Olive Garden Targeted Over Treatment of Workers, Animals and Environment

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Darden Restaurants, the parent company of Olive Garden, has long promoted itself as a sustainability leader within the food industry. And with 1,500 restaurants that generate about $6.7 billion in sales, the company is in a position to lead on efforts related to animal welfare, labor rights and environmental sustainability. Working on efforts related to hungersustainable seafood and, of course, recycling, the company says it is approaching a bevy of issues to show that it is a responsible corporate citizen.

A coalition of environmental groups, labor organizations and animal rights activists, however, are not having it.

Led by Friends of the Earth (FOE), this crew of 51 organizations sent a letter to Darden’s corporate headquarters late last year that urged the company to ramp up its social and environmental responsibility. The company responded with a rather pallid letter, insisting that it has improved its environmental performance. But when it came to concerns over labor matters, the company was silent. As for animal welfare, the company gave the response that it follows a principle of “five freedoms,” which is completely tone deaf when you consider that an animal raised to be slaughtered hardly experiences anything remotely free.

Hence, FOE and its allies, including the Animal Welfare Institute, have launched a site, GoodFoodNow.com, that aims to pressure Darden to adopt five basic principles: environmental stewardship, improved working conditions, more local economic support, improved health and nutrition, and, finally, more attention paid to animal welfare. They are urging anyone interested to join their social media campaign, using the hashtag #GoodFoodNow.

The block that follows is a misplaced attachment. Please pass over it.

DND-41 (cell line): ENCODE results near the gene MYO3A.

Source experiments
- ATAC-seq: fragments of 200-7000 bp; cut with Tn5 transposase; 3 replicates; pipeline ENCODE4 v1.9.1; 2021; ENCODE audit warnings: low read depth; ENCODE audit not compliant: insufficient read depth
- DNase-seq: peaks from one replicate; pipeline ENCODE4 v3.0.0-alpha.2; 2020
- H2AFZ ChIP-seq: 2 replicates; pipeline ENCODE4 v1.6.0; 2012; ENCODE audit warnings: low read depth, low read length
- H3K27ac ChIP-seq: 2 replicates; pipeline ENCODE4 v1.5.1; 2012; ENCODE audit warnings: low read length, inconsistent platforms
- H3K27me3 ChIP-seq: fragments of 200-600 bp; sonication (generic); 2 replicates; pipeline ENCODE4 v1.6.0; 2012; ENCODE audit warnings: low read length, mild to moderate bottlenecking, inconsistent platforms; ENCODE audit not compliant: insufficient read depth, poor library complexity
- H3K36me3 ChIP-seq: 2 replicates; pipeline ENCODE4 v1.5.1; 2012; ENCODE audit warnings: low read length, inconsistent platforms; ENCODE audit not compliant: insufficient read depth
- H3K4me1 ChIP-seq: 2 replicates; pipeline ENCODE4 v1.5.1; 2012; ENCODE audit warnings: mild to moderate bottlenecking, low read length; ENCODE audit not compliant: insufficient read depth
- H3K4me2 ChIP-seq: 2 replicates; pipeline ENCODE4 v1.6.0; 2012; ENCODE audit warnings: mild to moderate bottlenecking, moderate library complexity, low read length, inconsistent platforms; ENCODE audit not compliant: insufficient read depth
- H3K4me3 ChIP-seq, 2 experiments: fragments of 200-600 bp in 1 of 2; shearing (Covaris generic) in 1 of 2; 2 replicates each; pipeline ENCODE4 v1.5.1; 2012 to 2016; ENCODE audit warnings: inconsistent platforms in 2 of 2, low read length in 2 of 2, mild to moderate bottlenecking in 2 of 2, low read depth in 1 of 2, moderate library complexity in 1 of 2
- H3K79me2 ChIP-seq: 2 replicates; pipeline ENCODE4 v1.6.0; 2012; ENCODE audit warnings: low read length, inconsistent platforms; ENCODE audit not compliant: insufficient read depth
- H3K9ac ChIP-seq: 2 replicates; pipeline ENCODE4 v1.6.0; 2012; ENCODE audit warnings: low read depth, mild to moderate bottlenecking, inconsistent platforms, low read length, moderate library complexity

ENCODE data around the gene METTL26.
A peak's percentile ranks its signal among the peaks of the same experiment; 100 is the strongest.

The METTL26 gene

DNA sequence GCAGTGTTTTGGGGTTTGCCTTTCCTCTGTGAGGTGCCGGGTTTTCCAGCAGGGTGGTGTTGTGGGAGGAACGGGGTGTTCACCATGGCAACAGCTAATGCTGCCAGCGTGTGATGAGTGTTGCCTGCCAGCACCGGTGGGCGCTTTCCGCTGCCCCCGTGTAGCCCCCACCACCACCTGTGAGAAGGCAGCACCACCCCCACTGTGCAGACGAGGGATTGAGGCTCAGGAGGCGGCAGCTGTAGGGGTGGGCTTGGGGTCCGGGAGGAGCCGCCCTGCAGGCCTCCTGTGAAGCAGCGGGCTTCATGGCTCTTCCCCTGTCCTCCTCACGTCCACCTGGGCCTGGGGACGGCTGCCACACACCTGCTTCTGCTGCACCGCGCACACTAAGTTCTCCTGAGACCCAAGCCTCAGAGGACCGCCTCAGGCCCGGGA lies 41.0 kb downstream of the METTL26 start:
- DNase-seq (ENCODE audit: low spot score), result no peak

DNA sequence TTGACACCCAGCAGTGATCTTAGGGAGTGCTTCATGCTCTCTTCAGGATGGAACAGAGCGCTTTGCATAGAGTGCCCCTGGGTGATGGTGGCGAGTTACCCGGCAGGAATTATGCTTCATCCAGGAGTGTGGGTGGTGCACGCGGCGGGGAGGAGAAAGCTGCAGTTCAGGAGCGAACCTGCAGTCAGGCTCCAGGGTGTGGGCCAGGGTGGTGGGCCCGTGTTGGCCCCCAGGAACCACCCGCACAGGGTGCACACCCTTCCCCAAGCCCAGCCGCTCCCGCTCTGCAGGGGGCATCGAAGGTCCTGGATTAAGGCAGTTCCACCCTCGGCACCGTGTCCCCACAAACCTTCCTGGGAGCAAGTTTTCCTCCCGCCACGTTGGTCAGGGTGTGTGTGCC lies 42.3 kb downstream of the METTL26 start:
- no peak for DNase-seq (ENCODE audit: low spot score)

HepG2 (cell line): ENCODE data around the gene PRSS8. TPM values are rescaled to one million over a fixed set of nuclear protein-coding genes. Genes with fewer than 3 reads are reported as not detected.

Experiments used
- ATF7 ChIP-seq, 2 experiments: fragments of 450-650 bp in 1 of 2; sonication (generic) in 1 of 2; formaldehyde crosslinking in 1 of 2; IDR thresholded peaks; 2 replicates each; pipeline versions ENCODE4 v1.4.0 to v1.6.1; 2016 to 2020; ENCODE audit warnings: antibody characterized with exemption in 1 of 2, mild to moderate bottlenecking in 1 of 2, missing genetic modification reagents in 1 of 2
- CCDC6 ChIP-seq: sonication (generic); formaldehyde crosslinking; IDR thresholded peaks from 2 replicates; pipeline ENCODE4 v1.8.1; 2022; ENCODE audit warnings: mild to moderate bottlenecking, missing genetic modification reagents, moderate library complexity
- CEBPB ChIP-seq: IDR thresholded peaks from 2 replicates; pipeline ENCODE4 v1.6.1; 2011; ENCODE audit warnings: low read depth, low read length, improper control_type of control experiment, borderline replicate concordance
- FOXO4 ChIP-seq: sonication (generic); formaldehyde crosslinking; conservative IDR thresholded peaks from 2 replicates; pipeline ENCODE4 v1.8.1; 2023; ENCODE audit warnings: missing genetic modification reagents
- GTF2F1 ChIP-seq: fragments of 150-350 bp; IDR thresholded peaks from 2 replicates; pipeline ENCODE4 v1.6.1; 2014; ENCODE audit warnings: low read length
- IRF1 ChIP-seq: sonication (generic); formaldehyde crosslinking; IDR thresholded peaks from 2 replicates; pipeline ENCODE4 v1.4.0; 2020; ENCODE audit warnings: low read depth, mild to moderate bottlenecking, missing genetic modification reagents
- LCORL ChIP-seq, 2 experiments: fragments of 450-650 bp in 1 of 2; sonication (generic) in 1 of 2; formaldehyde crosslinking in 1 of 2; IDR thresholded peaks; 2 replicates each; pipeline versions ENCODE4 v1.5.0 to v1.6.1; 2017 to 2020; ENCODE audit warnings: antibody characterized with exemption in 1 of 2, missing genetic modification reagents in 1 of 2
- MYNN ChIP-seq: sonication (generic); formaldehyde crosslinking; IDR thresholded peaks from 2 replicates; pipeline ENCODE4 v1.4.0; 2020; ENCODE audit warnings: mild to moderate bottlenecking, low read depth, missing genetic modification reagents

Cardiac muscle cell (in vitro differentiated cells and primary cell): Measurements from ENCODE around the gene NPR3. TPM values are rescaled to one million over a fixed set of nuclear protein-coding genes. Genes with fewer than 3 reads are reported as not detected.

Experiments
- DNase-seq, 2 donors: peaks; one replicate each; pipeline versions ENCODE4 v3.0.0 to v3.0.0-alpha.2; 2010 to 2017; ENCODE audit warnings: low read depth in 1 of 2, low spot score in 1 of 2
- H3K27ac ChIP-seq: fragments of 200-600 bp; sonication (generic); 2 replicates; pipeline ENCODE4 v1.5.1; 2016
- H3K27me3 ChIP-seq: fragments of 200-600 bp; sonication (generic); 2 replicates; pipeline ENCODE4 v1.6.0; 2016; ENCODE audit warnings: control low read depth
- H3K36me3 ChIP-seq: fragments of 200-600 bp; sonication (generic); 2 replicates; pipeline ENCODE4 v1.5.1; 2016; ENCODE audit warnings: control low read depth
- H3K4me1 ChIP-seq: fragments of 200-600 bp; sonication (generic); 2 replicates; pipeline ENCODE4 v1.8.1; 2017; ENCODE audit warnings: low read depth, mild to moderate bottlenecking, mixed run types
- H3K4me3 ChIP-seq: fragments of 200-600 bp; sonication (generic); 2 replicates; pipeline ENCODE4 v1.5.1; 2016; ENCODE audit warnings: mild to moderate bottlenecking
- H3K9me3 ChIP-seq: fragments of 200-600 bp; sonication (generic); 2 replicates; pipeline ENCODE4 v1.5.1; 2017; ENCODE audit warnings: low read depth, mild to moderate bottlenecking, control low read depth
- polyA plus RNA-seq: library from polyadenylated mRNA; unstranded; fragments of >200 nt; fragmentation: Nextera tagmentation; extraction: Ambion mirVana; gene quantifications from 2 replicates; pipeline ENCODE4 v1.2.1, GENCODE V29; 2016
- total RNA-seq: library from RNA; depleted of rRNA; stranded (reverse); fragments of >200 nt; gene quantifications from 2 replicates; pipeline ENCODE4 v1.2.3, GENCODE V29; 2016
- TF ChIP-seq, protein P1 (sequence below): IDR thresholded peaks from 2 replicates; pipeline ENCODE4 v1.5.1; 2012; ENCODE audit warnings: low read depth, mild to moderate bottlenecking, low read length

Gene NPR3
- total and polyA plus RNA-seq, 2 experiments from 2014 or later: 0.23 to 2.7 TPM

Darden is facing the conundrum many corporations in the U.S. confront when it comes to corporate responsibility. While efforts to improve on waste diversion, supply chain efficiency, and donating food to fight hunger are noble, one huge question emerges: What about making the company’s employees a priority?

Organizations such as the Food Chain Workers Alliance have pointed out what they describe as Darden’s shortcomings: keeping most of its workforce part-time so it doesn’t have to pay for benefits such as health care, fighting to keep the minimum wage for service workers at $2.13 per hour, and dealing with suppliers accused of tolerating terrible working conditions. Many of these labor groups have also been part of another social media campaign, #DignityAtDarden, to improve wages and overall working conditions at the company’s U.S. restaurants. Darden definitely has work to do on this front it and has been accused of wage violations, although a motion to file a class-action lawsuit was dismissed by a U.S. judge in Florida.

As for this coalition’s social media campaign, while it had a decent start last Thursday, it has sputtered since. If this social blitz is going to catch fire, the employees and allies of these 50-plus groups could be more aggressive and succeed in having #GoodFoodNow trend on Twitter.

The current narrative in the media is on the overall strong performance of Darden, with some analysts describing its stock as a strong buy. These groups, however, have an opportunity to prove to Darden that improved sustainability performance is important to the company’s long-term bottom line — a strategy worth trying as this current sabre-rattling is not going very far.

Image credit: Flickr/Bev Sykes

Based in Fresno, California, Leon Kaye is a business writer and strategic communications specialist. He has also been featured in The Guardian, Sustainable Brands and CleanTechnica. When he has time, he shares his thoughts on his own site, GreenGoPost.com. Contact him at leon@greengopost.com. You can also reach out via Twitter (@LeonKaye) and Instagram (GreenGoPost).